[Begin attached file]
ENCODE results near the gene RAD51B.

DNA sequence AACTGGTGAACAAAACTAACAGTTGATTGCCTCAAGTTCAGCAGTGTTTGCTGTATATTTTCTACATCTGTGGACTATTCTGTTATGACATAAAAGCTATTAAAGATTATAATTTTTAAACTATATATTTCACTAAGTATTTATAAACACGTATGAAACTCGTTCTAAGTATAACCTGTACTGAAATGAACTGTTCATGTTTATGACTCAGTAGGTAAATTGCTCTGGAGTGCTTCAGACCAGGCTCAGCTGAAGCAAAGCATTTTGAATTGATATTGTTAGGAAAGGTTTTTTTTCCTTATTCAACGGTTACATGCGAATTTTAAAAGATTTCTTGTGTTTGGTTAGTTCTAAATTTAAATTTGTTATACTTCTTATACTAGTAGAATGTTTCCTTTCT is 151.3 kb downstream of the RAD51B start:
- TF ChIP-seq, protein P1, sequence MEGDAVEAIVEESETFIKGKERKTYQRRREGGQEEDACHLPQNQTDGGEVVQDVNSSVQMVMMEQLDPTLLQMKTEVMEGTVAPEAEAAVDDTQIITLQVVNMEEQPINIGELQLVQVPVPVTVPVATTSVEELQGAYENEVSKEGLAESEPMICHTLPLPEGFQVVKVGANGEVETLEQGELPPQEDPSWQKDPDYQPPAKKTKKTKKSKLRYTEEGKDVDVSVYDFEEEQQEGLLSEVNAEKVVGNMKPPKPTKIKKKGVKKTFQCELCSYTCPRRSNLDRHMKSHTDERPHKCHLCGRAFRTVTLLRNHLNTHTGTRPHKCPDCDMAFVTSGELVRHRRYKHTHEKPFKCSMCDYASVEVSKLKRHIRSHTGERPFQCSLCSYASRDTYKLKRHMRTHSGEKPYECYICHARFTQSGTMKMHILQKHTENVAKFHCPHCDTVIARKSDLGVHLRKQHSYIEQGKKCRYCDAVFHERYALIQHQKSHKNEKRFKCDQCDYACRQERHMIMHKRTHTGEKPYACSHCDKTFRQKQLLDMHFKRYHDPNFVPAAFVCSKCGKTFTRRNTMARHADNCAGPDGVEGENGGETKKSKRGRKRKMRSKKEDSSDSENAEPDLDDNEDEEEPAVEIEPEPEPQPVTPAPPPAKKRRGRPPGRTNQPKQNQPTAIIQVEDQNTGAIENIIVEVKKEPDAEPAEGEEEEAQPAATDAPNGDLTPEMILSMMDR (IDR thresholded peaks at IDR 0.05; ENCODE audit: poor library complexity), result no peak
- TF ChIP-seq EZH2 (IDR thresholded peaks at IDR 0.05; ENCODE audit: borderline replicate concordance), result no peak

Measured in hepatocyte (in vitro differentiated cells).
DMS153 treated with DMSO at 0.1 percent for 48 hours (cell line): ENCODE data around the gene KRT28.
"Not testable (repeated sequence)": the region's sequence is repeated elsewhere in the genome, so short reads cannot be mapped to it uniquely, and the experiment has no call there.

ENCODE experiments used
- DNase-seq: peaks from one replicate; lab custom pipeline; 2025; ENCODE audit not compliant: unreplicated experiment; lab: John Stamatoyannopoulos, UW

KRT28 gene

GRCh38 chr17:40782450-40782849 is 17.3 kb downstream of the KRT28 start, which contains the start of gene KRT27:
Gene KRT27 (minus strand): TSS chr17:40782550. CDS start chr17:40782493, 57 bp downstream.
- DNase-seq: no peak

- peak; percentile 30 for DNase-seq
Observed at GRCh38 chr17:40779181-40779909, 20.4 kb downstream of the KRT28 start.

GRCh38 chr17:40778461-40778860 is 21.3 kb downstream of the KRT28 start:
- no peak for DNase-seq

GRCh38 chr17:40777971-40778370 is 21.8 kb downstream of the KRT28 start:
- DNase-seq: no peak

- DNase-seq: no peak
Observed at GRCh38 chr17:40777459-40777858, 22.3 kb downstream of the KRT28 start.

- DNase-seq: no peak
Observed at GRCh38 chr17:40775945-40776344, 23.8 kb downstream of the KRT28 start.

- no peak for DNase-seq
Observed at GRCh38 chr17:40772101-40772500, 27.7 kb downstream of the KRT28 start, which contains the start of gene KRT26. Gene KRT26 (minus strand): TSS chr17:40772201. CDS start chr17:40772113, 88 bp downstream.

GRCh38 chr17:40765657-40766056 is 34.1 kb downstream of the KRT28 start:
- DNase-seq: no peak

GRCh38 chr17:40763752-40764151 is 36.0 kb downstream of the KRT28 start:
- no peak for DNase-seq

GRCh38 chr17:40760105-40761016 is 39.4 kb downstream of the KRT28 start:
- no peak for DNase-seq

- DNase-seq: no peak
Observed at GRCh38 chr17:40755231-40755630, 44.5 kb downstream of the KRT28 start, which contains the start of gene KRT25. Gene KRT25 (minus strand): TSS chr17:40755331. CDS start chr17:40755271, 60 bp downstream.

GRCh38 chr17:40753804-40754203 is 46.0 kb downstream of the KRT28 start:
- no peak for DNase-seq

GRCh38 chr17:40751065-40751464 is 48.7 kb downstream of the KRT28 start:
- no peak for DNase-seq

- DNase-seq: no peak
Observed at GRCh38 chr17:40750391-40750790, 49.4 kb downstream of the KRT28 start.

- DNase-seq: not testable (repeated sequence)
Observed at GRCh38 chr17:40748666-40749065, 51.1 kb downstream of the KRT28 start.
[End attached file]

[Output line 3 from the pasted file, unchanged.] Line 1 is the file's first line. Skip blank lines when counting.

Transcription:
- TF ChIP-seq, protein P1, sequence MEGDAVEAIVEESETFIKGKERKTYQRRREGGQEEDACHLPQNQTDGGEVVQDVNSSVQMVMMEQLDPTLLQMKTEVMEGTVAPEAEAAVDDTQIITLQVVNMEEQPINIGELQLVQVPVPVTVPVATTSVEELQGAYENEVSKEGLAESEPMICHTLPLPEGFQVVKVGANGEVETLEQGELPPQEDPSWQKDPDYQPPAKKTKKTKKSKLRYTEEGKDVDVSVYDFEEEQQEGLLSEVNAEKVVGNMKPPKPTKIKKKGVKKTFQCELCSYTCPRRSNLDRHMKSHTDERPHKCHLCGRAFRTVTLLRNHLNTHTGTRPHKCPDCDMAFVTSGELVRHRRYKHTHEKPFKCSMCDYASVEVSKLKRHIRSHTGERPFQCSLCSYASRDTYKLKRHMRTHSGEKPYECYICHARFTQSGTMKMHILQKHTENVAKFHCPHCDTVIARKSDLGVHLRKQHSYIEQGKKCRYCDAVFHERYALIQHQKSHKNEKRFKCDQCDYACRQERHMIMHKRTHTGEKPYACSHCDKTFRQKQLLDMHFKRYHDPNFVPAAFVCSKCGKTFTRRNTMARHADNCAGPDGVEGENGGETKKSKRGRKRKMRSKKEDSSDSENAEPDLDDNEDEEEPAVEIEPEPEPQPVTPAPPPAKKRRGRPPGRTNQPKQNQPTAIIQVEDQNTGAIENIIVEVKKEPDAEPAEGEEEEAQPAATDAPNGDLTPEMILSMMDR (IDR thresholded peaks at IDR 0.05; ENCODE audit: poor library complexity), result no peak